From what I've seen of these players' signatures, they are little more than chicken scratchings. A lot of them don't have time or don't care to write legibly and what is the fun in that? I'd like to be able to show my friends or family that signature and they automatically know who wrote it.

Plus, athletes are so popular that you're not guaranteed to get their signatures. There are so many people wanting autographs and so little time players devote to signing that you might not get your item signed.

I wasn't a fan of former Baltimore Orioles player Cal Ripken, Jr. but I did admire the fact that he would hang around after games for hours on end to sign autographs. I thought that was really cool. If I were an athlete or entertainer, that's what I would do.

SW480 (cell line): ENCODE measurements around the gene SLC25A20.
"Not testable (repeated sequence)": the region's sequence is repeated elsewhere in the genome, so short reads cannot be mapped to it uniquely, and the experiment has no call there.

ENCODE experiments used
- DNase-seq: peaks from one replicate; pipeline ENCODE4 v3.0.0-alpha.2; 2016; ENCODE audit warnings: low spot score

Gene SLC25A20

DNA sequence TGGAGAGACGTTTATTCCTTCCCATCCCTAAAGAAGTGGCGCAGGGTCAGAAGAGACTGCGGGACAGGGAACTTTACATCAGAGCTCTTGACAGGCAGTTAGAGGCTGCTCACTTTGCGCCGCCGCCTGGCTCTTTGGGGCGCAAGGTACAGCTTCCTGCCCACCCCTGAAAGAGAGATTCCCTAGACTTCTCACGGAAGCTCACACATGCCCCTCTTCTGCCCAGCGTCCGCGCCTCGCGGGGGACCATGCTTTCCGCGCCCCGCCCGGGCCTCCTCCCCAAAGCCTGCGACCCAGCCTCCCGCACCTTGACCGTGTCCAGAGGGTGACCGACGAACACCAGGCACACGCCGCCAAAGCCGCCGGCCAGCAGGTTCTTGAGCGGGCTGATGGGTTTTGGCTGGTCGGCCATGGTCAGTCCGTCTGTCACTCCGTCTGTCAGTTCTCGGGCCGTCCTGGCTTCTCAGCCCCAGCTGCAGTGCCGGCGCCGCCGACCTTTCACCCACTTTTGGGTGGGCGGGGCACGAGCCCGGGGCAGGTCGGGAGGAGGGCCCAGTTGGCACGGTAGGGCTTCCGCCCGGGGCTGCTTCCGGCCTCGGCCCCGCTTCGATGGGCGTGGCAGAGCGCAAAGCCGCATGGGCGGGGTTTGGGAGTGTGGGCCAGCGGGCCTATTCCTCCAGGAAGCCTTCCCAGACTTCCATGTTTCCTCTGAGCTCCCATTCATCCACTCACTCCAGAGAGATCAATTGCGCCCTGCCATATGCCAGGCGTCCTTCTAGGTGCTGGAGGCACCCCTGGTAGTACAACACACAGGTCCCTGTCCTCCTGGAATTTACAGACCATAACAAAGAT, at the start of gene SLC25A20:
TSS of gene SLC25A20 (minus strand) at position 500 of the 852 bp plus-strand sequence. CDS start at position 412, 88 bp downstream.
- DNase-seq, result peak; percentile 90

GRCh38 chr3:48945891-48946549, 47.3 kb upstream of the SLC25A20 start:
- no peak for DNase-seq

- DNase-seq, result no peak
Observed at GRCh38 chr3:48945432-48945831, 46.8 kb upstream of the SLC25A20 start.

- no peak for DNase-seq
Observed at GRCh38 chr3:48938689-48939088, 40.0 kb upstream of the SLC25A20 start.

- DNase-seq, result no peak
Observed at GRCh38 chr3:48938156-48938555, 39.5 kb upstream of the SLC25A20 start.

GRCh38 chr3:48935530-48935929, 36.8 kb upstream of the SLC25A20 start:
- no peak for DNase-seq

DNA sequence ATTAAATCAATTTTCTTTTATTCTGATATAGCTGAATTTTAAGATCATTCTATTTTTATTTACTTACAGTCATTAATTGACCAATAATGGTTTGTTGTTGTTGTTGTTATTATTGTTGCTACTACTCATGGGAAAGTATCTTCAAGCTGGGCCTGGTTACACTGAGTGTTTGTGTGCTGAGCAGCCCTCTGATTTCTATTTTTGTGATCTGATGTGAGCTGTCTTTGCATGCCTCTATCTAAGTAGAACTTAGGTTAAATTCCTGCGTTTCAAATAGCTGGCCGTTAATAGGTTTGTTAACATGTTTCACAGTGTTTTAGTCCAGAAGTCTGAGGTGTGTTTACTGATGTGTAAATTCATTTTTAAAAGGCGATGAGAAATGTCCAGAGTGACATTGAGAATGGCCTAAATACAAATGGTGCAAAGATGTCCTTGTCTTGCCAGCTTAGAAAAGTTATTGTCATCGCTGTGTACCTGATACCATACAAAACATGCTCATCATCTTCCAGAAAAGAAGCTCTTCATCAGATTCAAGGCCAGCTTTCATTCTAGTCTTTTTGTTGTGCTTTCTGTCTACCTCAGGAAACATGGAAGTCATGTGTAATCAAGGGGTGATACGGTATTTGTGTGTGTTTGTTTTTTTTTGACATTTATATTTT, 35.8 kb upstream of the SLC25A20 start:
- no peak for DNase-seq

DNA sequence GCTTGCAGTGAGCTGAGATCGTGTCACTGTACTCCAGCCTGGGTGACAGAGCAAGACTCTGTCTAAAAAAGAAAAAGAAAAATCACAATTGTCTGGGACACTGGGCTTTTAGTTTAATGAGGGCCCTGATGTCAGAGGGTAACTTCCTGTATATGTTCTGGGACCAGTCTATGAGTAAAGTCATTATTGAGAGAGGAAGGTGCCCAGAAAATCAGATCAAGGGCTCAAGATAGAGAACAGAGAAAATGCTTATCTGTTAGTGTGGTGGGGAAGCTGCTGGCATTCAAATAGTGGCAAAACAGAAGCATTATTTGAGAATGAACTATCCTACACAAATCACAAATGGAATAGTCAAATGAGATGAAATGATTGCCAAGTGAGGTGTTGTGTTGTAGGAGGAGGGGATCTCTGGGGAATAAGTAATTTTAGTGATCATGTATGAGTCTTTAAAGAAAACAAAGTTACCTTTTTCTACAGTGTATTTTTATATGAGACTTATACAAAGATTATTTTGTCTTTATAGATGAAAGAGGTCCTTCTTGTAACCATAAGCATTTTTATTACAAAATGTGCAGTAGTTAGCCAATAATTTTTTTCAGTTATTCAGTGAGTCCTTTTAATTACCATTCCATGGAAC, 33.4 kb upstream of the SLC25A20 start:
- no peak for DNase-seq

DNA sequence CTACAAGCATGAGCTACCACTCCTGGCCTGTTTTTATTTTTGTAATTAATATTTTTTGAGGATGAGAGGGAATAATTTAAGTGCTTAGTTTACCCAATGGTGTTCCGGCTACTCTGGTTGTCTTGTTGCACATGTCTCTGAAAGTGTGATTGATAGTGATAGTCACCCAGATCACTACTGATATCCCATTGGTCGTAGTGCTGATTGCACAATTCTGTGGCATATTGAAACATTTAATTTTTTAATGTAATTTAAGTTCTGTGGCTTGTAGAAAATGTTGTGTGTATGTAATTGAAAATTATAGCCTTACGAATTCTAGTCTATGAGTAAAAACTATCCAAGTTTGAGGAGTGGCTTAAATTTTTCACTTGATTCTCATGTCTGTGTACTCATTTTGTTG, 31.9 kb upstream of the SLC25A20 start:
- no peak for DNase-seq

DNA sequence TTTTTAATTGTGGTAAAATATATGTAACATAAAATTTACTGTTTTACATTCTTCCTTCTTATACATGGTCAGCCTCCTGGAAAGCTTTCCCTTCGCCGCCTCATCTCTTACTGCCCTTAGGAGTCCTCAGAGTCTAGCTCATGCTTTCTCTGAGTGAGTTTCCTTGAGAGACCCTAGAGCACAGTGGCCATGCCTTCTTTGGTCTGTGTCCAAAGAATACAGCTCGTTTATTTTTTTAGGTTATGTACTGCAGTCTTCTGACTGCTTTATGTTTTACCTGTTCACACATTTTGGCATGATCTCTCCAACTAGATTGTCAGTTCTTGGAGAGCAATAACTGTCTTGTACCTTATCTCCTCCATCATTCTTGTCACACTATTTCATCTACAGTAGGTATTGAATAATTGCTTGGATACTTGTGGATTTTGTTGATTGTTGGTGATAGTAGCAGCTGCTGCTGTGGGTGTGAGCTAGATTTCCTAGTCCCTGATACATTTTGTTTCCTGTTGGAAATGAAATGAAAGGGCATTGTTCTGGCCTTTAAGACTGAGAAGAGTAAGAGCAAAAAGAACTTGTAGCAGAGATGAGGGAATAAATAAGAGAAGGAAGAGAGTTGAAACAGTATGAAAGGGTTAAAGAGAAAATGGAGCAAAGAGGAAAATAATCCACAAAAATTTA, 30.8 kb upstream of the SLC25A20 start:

Instead of getting autographs, I've been a fan of photos. I'd rather get a photo of my favorite athlete and myself together than that player's signature. I believe a photo is much better than a crap signature. A photo together makes it look like you and your athlete are connected, almost buddies in some way. Or a photo of the athlete by himself or herself is proof that you did meet that individual.

I only have one athlete's autograph in my life and that was former Houston Rockets star center Hakeem Olajuwon. He was filming a commercial and I was by myself around him and I asked him for his signature. I can't tell you where that piece of paper is at this moment; I'm sure it's long been thrown away.

I do have photos with current Arizona Cardinals head coach Dennis Green and myself (when Green was with the Minnesota Vikings) and with former wrestler "The American Dream" Dusty Rhodes and myself. They are safely in my possession and will be for years to come.